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Love Dance of the Mechanical Animals: Confessions, Highly Subjective Journalism, Old Rants and New Stories

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“Maggie Estep is the bastard daughter of Raymond Chandler and Anaïs Nin. Her prose is hard-boiled and sexy; she turns a good phrase and shows some leg. Love Dance of the Mechanical Animals is one hell of a great book! By the way, when Chandler and Nin left her at the orphanage, she was adopted by Charles Bukowski and Dick Francis.” —Jonathan Ames, author of What’s Not to L “Maggie Estep is the bastard daughter of Raymond Chandler and Anaïs Nin. Her prose is hard-boiled and sexy; she turns a good phrase and shows some leg. Love Dance of the Mechanical Animals is one hell of a great book! By the way, when Chandler and Nin left her at the orphanage, she was adopted by Charles Bukowski and Dick Francis.” —Jonathan Ames, author of What’s Not to Love? Charting Life at Its Most Bizarre . . . is an obsession for Maggie Estep, and in Love Dance of the Mechanical Animals this obsession reaches a fever pitch that is as readable and as entertaining as it is strange. Here is your chance to experience the world according to one of our most original and honest voices. Love Dance of the Mechanical Animals showcases some of the best of what Maggie Estep has to offer. Here, gathered together for the first time, are Maggie’s infamous spoken word pieces—including “Sex Goddess of the Western Hemisphere,” “Hey Baby,” and “I’m an Emotional Idiot,”—that landed her on MTV and HBO’s Def Poetry Jam. This varied collection also brings together a myriad of writing styles, such as diary-style magazine columns, articles highlighting Estep’s friends and heroes—from punk godfather Iggy Pop to Permanent Midnight author Jerry Stahl—and short stories that feature Maggie’s own brand of original fiction. From her many smoking relapses, to her obsession with horses and horse racing, to her manic love life, to her motley assortment of friends, to her battles with an onslaught of killer attack “biker” fleas, to an epistolary short story that is a collaboration with Rick Moody, Maggie Estep offers a humorous if twisted view of reality in Love Dance of the Mechanical Animals.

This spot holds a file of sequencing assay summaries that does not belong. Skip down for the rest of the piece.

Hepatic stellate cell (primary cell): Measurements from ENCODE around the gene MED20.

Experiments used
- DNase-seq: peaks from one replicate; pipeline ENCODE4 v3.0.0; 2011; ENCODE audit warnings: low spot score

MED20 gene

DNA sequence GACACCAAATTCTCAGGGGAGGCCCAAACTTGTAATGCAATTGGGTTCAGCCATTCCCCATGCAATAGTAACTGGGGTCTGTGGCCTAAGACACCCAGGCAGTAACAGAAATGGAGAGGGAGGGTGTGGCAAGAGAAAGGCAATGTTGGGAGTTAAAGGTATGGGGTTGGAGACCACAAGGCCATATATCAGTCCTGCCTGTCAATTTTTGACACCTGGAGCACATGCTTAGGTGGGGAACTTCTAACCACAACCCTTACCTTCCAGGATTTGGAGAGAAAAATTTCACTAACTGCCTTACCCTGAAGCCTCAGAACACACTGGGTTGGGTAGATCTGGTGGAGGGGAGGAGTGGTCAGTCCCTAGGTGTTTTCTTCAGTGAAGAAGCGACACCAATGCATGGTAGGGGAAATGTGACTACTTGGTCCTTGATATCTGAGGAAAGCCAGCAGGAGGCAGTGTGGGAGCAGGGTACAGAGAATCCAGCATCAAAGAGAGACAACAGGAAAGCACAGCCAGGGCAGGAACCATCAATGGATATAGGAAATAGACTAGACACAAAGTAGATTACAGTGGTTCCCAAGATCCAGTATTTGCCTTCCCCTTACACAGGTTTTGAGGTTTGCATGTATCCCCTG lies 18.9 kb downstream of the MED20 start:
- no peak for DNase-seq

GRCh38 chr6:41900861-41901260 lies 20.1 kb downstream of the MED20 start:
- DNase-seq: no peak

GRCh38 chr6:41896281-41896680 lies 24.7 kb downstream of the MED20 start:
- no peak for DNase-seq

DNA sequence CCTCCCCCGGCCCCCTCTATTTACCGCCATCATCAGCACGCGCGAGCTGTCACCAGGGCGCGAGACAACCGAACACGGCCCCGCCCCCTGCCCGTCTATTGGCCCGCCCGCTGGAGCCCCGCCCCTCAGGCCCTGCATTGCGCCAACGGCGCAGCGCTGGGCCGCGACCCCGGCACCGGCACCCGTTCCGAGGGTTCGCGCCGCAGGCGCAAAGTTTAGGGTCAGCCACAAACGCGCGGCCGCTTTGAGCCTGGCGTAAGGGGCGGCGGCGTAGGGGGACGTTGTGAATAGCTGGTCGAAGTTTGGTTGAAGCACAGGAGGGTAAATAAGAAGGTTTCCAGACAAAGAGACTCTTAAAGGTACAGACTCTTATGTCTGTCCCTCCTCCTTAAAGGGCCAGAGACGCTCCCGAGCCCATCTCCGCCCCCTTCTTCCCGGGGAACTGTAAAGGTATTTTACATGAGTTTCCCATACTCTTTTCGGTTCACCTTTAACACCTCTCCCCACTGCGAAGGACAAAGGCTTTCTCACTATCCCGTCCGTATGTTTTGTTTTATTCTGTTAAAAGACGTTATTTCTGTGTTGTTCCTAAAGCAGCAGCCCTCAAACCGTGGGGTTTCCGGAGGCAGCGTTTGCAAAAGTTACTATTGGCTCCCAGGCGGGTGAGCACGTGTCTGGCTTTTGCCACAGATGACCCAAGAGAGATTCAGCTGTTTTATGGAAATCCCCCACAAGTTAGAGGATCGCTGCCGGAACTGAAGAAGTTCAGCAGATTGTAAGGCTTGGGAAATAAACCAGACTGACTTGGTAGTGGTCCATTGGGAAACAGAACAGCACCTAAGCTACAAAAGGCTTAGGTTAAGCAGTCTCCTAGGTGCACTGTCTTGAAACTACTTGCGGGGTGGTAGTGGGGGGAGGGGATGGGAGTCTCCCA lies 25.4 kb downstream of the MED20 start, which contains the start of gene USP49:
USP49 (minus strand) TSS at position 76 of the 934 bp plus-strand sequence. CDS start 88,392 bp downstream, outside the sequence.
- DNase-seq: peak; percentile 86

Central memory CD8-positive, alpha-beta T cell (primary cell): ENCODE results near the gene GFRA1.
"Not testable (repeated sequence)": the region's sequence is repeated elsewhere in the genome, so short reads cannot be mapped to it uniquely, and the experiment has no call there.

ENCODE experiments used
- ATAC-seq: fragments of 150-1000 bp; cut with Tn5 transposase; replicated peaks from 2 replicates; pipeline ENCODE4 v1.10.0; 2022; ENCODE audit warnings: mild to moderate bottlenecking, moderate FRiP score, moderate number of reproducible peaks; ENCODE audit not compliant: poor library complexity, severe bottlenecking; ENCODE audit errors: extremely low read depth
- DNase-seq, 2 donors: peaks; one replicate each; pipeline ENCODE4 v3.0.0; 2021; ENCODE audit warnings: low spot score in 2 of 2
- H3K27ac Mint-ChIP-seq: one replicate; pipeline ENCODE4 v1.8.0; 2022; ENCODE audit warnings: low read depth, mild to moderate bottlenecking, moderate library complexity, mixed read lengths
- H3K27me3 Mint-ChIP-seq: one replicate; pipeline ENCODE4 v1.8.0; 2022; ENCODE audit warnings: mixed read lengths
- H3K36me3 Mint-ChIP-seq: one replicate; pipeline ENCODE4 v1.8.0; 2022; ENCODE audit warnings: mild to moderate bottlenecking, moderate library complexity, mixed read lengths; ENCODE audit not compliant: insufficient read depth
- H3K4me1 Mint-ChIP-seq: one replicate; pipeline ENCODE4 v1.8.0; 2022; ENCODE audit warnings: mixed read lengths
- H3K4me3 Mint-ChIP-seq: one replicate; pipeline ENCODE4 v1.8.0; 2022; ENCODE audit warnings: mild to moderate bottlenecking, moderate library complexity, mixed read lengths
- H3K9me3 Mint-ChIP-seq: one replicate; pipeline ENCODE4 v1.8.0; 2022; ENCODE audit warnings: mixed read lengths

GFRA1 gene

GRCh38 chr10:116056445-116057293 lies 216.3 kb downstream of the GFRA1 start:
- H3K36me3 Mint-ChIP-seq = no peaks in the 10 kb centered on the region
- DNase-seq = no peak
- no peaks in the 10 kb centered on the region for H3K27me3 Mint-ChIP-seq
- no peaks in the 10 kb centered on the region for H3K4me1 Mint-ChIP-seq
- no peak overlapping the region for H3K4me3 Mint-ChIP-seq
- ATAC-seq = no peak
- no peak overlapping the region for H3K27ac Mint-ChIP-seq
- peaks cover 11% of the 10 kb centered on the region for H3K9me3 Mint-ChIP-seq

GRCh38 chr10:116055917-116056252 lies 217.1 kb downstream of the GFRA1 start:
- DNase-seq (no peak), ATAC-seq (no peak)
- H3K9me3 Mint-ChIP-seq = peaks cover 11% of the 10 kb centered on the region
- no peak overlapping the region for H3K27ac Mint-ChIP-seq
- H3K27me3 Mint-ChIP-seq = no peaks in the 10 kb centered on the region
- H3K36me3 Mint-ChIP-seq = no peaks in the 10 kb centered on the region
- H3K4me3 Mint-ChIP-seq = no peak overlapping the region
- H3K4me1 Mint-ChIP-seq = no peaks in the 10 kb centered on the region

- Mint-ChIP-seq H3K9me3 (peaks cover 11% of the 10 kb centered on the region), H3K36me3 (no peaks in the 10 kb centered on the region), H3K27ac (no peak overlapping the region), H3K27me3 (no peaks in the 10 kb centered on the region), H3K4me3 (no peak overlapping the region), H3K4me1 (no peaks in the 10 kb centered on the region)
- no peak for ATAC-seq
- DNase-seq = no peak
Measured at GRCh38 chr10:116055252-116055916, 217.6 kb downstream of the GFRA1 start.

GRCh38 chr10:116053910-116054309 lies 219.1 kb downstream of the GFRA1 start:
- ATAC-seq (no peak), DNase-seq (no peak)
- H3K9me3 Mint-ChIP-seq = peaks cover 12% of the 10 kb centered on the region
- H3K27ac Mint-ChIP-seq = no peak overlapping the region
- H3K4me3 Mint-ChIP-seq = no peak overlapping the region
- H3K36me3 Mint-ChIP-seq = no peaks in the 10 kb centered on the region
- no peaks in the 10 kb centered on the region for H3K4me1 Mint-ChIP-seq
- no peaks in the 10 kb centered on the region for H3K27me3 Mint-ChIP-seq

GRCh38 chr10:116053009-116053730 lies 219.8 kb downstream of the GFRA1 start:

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“Maggie Estep is the bastard daughter of Raymond Chandler and Anaïs Nin. Her prose is hard-boiled and sexy; she turns a good phrase and shows some leg. Love Dance of the Mechanical Animals is one hell of a great book! By the way, when Chandler and Nin left her at the orphanage, she was adopted by Charles Bukowski and Dick Francis.” —Jonathan Ames, author of What’s Not to L “Maggie Estep is the bastard daughter of Raymond Chandler and Anaïs Nin. Her prose is hard-boiled and sexy; she turns a good phrase and shows some leg. Love Dance of the Mechanical Animals is one hell of a great book! By the way, when Chandler and Nin left her at the orphanage, she was adopted by Charles Bukowski and Dick Francis.” —Jonathan Ames, author of What’s Not to Love? Charting Life at Its Most Bizarre . . . is an obsession for Maggie Estep, and in Love Dance of the Mechanical Animals this obsession reaches a fever pitch that is as readable and as entertaining as it is strange. Here is your chance to experience the world according to one of our most original and honest voices. Love Dance of the Mechanical Animals showcases some of the best of what Maggie Estep has to offer. Here, gathered together for the first time, are Maggie’s infamous spoken word pieces—including “Sex Goddess of the Western Hemisphere,” “Hey Baby,” and “I’m an Emotional Idiot,”—that landed her on MTV and HBO’s Def Poetry Jam. This varied collection also brings together a myriad of writing styles, such as diary-style magazine columns, articles highlighting Estep’s friends and heroes—from punk godfather Iggy Pop to Permanent Midnight author Jerry Stahl—and short stories that feature Maggie’s own brand of original fiction. From her many smoking relapses, to her obsession with horses and horse racing, to her manic love life, to her motley assortment of friends, to her battles with an onslaught of killer attack “biker” fleas, to an epistolary short story that is a collaboration with Rick Moody, Maggie Estep offers a humorous if twisted view of reality in Love Dance of the Mechanical Animals.